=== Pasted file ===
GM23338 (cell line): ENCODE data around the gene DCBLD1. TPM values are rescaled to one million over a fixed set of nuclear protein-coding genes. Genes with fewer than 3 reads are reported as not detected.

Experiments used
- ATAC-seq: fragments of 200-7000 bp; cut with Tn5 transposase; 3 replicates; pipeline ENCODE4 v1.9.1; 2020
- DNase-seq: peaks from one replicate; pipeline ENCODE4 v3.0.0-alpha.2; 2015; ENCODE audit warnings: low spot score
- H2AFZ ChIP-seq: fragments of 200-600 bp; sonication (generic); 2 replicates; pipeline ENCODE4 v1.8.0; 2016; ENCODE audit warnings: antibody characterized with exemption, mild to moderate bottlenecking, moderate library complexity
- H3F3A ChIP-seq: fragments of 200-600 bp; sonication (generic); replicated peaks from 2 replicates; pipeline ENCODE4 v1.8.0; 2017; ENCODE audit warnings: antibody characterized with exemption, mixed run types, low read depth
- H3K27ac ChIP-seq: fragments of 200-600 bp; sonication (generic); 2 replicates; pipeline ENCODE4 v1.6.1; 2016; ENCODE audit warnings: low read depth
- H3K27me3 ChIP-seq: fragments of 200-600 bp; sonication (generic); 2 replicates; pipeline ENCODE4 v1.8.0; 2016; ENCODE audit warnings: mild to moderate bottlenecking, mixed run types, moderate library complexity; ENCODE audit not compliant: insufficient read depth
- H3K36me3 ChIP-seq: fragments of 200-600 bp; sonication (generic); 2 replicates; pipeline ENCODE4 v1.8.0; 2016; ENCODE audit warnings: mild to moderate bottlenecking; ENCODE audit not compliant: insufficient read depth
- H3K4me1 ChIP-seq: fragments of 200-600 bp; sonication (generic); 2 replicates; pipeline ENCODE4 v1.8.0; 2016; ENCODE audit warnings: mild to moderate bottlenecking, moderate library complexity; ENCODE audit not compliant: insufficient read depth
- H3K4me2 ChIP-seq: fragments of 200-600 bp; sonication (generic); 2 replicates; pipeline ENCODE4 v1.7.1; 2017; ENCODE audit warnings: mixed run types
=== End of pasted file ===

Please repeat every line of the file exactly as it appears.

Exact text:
GM23338 (cell line): ENCODE data around the gene DCBLD1. TPM values are rescaled to one million over a fixed set of nuclear protein-coding genes. Genes with fewer than 3 reads are reported as not detected.

Experiments used
- ATAC-seq: fragments of 200-7000 bp; cut with Tn5 transposase; 3 replicates; pipeline ENCODE4 v1.9.1; 2020
- DNase-seq: peaks from one replicate; pipeline ENCODE4 v3.0.0-alpha.2; 2015; ENCODE audit warnings: low spot score
- H2AFZ ChIP-seq: fragments of 200-600 bp; sonication (generic); 2 replicates; pipeline ENCODE4 v1.8.0; 2016; ENCODE audit warnings: antibody characterized with exemption, mild to moderate bottlenecking, moderate library complexity
- H3F3A ChIP-seq: fragments of 200-600 bp; sonication (generic); replicated peaks from 2 replicates; pipeline ENCODE4 v1.8.0; 2017; ENCODE audit warnings: antibody characterized with exemption, mixed run types, low read depth
- H3K27ac ChIP-seq: fragments of 200-600 bp; sonication (generic); 2 replicates; pipeline ENCODE4 v1.6.1; 2016; ENCODE audit warnings: low read depth
- H3K27me3 ChIP-seq: fragments of 200-600 bp; sonication (generic); 2 replicates; pipeline ENCODE4 v1.8.0; 2016; ENCODE audit warnings: mild to moderate bottlenecking, mixed run types, moderate library complexity; ENCODE audit not compliant: insufficient read depth
- H3K36me3 ChIP-seq: fragments of 200-600 bp; sonication (generic); 2 replicates; pipeline ENCODE4 v1.8.0; 2016; ENCODE audit warnings: mild to moderate bottlenecking; ENCODE audit not compliant: insufficient read depth
- H3K4me1 ChIP-seq: fragments of 200-600 bp; sonication (generic); 2 replicates; pipeline ENCODE4 v1.8.0; 2016; ENCODE audit warnings: mild to moderate bottlenecking, moderate library complexity; ENCODE audit not compliant: insufficient read depth
- H3K4me2 ChIP-seq: fragments of 200-600 bp; sonication (generic); 2 replicates; pipeline ENCODE4 v1.7.1; 2017; ENCODE audit warnings: mixed run types